Book review: Flawless by Sara Shepard

When I said I couldn’t wait to read Flawless after finishing Pretty Little Liars, that wasn’t empty words. I just finished posting my review before I got the next book and started on the first chapter. Now that I’m done, I’d very much like to buy the next and keep going. But I can’t, because I’ve spent my limit for the whole month already and have to wait until next month. And okay, I have lots of other books I can read in the meantime, but I really want to keep going with this series.

I can’t help but feel for all four of these main characters even when they’re behaving badly. Emily’s in denial about her sexuality and is making some bad choices that can only come back to burn her sometime soon. Hanna’s paying for her actions in the previous book, but set on a crash course that may lead back to bulimia. Spencer’s still trying to keep her affair with her sister’s ex a secret, even as this is having an impact on her schoolwork and life at home. And Aria is leaving a family secret festering until it can’t be hidden any longer. All of this is merely side dressing to the central plot of A and their merciless manipulations of the four former friends.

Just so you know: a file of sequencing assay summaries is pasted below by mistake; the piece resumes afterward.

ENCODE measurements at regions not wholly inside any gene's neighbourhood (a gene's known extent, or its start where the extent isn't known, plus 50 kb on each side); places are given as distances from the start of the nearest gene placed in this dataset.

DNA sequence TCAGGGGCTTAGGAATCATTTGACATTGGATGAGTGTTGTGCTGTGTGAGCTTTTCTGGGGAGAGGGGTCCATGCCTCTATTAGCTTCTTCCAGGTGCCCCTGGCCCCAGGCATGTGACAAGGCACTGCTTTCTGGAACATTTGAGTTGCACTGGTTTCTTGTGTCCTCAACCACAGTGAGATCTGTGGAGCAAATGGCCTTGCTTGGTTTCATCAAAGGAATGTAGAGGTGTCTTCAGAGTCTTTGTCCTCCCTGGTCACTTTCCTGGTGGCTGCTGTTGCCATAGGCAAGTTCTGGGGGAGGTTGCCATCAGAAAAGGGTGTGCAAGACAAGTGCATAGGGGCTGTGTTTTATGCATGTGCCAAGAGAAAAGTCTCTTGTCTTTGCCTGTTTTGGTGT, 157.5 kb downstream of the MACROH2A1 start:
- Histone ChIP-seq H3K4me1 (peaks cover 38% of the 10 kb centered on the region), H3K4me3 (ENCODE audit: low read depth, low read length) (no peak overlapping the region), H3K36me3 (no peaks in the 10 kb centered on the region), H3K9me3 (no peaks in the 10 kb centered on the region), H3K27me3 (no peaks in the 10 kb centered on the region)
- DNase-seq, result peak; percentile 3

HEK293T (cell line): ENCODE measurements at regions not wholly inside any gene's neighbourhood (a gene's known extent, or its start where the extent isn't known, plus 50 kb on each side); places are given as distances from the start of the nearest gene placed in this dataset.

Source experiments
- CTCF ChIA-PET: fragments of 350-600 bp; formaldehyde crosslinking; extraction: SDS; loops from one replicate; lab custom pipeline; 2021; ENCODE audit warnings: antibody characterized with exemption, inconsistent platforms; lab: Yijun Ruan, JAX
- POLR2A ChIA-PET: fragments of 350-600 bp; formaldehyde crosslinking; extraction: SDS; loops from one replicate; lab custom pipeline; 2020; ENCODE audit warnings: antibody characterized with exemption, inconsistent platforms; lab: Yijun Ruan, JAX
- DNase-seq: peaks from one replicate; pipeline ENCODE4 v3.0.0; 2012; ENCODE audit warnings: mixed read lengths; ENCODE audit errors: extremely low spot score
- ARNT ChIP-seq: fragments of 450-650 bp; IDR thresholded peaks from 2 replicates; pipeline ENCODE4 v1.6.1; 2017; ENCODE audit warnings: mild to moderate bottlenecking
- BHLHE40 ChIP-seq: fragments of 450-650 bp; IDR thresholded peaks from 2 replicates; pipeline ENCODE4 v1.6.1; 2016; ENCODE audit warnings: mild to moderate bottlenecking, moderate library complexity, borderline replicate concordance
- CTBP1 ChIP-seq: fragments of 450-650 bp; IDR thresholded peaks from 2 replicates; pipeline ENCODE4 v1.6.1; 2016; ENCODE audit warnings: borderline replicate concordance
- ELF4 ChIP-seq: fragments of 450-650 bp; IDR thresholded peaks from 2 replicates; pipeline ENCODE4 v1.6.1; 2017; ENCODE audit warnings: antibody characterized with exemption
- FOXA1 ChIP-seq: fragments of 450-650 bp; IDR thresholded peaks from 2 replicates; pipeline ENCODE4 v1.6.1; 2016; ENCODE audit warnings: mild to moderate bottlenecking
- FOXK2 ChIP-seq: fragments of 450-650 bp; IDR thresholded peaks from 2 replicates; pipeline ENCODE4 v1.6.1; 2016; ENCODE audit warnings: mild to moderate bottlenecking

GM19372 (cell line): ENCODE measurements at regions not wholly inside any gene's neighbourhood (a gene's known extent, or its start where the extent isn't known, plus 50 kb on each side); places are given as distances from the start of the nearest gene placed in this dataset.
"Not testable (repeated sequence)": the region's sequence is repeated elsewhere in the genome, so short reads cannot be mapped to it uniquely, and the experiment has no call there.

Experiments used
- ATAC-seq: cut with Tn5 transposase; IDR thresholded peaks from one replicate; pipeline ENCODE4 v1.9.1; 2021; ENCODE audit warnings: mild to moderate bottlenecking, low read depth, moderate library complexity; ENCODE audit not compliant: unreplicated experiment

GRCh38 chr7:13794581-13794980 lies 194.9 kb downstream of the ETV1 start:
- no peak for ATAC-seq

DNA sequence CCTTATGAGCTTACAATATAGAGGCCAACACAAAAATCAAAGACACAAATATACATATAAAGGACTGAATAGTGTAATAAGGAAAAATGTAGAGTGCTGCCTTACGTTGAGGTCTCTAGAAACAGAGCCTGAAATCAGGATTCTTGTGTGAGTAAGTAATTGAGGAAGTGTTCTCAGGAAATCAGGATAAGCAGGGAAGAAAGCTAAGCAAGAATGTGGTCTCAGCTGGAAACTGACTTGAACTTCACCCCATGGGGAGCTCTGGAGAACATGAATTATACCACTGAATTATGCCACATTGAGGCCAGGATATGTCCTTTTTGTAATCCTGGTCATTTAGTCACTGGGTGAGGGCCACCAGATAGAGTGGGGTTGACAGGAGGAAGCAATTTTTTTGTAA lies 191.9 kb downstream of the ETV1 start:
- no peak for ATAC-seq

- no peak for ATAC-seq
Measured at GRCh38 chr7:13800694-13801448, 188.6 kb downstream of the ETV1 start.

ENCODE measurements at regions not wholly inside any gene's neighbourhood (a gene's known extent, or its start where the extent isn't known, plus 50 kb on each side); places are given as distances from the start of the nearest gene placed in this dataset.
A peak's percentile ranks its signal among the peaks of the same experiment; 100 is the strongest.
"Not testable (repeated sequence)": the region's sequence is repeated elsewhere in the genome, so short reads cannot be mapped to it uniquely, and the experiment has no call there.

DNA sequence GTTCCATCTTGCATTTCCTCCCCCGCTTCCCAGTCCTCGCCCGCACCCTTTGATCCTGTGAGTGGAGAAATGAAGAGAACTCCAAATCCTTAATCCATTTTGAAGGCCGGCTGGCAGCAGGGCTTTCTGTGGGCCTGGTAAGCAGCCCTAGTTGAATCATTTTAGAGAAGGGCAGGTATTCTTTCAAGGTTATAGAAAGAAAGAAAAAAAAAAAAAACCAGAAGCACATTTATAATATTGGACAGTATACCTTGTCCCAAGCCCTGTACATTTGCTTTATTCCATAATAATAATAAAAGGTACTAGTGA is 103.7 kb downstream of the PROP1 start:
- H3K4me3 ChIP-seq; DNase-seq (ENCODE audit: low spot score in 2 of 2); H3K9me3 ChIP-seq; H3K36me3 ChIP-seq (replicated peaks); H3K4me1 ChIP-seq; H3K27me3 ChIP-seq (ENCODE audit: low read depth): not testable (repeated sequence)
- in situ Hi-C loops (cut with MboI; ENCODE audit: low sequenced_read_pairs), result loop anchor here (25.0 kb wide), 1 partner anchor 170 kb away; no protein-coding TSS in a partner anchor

And they are still former friends, with each girl unwilling to share her secrets because of fear of rejection and abandonment. This is the part that rings most true for me, having dealt with blackmail at a very early age. The threat of exposure is so frightening that no one can be trusted, even those who seem closest. It doesn’t help that for each of these girls, there’s someone that they feel they can trust who ends up betraying them. Continue reading

Book review: Pretty Little Liars by Sara Shepard

This review is taking place near 4 AM after several chants of “one more chapter,” so if it gets a little muddled, that’s sleep deprivation. I got Pretty Little Liars because it was supposed to be outside my comfort zone of fantasy and horror. Turns out it’s an older comfort zone, something I haven’t read since my early teens. It’s one part soap opera with one part mystery, and I really can’t wait to read the next book in this series.